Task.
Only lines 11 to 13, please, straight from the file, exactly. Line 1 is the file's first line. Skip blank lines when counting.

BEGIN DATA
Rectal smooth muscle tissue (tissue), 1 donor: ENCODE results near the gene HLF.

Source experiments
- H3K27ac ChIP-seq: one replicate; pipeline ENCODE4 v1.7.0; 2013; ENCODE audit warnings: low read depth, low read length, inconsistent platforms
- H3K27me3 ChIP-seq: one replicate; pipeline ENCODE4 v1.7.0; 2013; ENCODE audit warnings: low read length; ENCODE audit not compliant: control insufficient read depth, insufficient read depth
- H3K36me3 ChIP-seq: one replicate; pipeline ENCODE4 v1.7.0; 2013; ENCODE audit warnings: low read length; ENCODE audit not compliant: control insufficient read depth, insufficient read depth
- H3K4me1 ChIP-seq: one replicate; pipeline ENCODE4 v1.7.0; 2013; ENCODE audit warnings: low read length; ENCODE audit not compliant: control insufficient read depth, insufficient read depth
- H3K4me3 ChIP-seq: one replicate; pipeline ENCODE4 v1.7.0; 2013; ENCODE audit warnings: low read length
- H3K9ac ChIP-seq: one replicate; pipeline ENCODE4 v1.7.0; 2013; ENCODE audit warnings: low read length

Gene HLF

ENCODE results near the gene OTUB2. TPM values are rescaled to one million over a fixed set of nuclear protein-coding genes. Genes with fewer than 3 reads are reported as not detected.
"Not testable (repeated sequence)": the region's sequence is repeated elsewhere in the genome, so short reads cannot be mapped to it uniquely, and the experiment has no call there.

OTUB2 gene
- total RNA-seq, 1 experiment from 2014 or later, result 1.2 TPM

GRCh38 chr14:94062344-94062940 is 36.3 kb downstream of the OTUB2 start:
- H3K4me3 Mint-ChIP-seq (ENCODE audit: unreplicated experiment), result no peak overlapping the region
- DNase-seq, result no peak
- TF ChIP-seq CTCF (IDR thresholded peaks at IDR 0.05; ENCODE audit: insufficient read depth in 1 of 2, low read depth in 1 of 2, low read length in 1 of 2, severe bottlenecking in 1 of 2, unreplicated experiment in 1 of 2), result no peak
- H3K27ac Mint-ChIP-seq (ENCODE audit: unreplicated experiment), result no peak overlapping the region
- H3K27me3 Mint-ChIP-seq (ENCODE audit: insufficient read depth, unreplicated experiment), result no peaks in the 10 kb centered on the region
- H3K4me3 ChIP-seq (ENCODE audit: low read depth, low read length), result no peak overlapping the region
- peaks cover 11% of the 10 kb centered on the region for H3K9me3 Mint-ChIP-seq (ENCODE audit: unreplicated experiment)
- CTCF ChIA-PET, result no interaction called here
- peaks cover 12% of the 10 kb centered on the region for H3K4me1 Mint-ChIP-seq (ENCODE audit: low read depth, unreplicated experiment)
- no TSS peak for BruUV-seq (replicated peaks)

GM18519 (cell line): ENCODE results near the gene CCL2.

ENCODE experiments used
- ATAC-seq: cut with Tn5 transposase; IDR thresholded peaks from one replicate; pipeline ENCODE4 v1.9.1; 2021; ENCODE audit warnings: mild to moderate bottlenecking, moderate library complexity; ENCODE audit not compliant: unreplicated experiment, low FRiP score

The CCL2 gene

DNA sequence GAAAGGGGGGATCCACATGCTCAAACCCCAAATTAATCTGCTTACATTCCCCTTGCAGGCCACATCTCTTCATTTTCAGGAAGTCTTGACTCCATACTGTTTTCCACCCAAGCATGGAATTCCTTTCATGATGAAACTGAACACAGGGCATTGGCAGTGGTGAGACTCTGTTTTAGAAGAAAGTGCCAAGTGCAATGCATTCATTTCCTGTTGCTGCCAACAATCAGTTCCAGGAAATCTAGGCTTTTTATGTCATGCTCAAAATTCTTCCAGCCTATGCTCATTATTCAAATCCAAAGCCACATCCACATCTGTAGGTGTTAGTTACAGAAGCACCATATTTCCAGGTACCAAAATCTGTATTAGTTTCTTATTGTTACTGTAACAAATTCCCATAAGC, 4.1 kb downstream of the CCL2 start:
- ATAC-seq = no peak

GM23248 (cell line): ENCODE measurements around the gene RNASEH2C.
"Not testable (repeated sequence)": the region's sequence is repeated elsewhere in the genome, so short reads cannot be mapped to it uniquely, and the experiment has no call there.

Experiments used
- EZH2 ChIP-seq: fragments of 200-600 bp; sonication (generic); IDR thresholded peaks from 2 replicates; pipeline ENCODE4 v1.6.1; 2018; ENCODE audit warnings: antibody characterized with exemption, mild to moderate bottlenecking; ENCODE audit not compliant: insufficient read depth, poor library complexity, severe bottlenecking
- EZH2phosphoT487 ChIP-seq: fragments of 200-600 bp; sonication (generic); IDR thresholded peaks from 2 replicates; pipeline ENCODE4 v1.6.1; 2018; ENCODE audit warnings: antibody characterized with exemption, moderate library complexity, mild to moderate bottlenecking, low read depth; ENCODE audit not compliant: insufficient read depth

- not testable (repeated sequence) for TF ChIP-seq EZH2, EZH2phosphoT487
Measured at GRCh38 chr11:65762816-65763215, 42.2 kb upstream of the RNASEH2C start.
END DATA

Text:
"Not testable (repeated sequence)": the region's sequence is repeated elsewhere in the genome, so short reads cannot be mapped to it uniquely, and the experiment has no call there.

OTUB2 gene
- total RNA-seq, 1 experiment from 2014 or later, result 1.2 TPM